How 9/11 Should Be Remembered

The extraordinary achievements of ordinary people


| Web Exclusive, September 2009



9-11 Memorial Firefighter

Image by Jack Duval, licensed under Creative Commons.

Originally published by TomDispatch.

Eight years ago, 2,600 people lost their lives in Manhattan, and then several million people lost their story. The al-Qaeda attack on the Twin Towers did not defeat New Yorkers. It destroyed the buildings, contaminated the region, killed thousands, and disrupted the global economy, but it most assuredly did not conquer the citizenry. They were only defeated when their resilience was stolen from them by clichés, by the invisibility of what they accomplished that extraordinary morning, and by the very word "terrorism," which suggests that they, or we, were all terrified. The distortion, even obliteration, of what actually happened was a necessary precursor to launching the obscene response that culminated in a war on Iraq, a war we lost (even if some of us don't know that yet), and the loss of civil liberties and democratic principles that went with it.

Only We Can Terrorize Ourselves 

For this eighth anniversary of that terrible day, the first post-Bush-era anniversary, let's remember what actually happened:

When the planes became missiles and the towers became torches and then shards and clouds of dust, many were afraid, but few if any panicked, other than the President who was far away from danger. The military failed to respond promptly, even though the Pentagon itself was attacked, and the only direct resistance that day came from inside Flight 93, which went down in a field in Pennsylvania on its way to Washington.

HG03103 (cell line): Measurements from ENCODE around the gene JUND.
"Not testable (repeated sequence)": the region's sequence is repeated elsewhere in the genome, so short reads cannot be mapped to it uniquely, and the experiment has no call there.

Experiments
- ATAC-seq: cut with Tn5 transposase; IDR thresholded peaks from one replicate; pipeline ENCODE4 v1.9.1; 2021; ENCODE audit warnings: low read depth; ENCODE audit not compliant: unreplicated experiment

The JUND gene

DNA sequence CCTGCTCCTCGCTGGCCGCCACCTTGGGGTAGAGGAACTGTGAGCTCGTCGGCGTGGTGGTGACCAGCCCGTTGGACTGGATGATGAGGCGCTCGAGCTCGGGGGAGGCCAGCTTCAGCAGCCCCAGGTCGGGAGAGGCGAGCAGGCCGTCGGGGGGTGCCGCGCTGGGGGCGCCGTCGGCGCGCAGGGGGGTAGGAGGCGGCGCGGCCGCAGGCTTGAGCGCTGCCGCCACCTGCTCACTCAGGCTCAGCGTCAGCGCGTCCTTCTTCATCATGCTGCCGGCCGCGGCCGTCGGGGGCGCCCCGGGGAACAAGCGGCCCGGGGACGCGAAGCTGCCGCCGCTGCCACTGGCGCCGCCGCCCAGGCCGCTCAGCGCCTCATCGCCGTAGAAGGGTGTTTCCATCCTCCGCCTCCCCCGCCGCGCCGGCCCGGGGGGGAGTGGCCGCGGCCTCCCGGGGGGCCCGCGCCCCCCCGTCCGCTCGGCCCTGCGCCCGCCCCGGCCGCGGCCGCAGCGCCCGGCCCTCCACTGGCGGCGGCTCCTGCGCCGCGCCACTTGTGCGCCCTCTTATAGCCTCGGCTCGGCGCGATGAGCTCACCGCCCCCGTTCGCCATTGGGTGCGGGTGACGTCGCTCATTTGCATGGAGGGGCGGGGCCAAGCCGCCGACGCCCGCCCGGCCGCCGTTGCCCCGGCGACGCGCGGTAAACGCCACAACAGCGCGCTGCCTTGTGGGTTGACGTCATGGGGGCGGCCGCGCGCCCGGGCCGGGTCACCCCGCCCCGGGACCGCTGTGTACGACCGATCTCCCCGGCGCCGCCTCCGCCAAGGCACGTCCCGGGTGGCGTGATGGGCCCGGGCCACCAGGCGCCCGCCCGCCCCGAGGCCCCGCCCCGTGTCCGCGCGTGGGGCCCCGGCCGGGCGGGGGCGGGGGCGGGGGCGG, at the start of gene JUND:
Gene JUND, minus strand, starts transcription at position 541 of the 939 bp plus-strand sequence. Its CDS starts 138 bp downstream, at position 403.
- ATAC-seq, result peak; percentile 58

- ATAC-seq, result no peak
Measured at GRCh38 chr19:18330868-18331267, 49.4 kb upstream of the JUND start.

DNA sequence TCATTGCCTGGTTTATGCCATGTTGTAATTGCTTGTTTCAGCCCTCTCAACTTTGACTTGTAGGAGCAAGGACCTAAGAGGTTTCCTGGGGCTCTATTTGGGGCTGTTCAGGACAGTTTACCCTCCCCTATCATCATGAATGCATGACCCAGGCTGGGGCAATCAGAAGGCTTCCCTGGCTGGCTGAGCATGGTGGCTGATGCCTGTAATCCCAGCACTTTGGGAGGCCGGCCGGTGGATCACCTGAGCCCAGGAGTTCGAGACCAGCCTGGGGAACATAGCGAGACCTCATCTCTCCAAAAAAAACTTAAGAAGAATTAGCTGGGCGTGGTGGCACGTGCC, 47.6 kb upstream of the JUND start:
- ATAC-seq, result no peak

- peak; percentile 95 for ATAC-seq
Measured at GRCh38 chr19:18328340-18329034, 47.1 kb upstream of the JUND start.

Flights 11 and 175 struck the towers. Hundreds of thousands of people rescued each other and themselves, evacuating the buildings and the area, helped in the first minutes, then hours, by those around them. Both PS 150, an elementary school, and the High School for Leadership and Public Service were successfully evacuated—without casualties. In many cases, teachers took students home with them.

diana van eyk
9/15/2009 4:21:24 PM

On September 11th, 2001, I subscribed to the Utne Reader (I always had a love/hate relationship with it -- some of the writing is really good, but I found much of it so American and kind of "yuppy" -- sorry, I stopped subscribing about a year later). However, the September, 2001, issue had a strong effect on me. On September 10th, I read an article written by Nina Utne who had attended a funeral where she had a conversation with Patch Adams, and was deeply moved by it. It inspired me to write on a white board in my kitchen that I hardly ever used, "Choose Love Over Fear." When I turned on the radio and heard the news the next morning, the words "Choose Love Over Fear" were the first thing I saw. That had a profound impact on me, and I consciously decided to choose love over fear, and that's made a big difference to the quality of my life. I've taken a number of important, calculated risks and try to choose love over fear in many of the small decisions I make daily. It's been a worthwhile challenge. I'm so sorry about your loss, and appreciate the message from the Utne Reader that helped me to put it into perspective. Diana van Eyk PS -- I was living in Whitehorse, Yukon, at the time, and there was a very real possibility that a jet would be shot down over our city, so we went through a scare on that day too. People were sent home from work and school to be with their families, and we were being apprised of the situation on the radio. Luckily it turned out to be a misunderstanding based on a language barrier, but at the time, it was terrifying.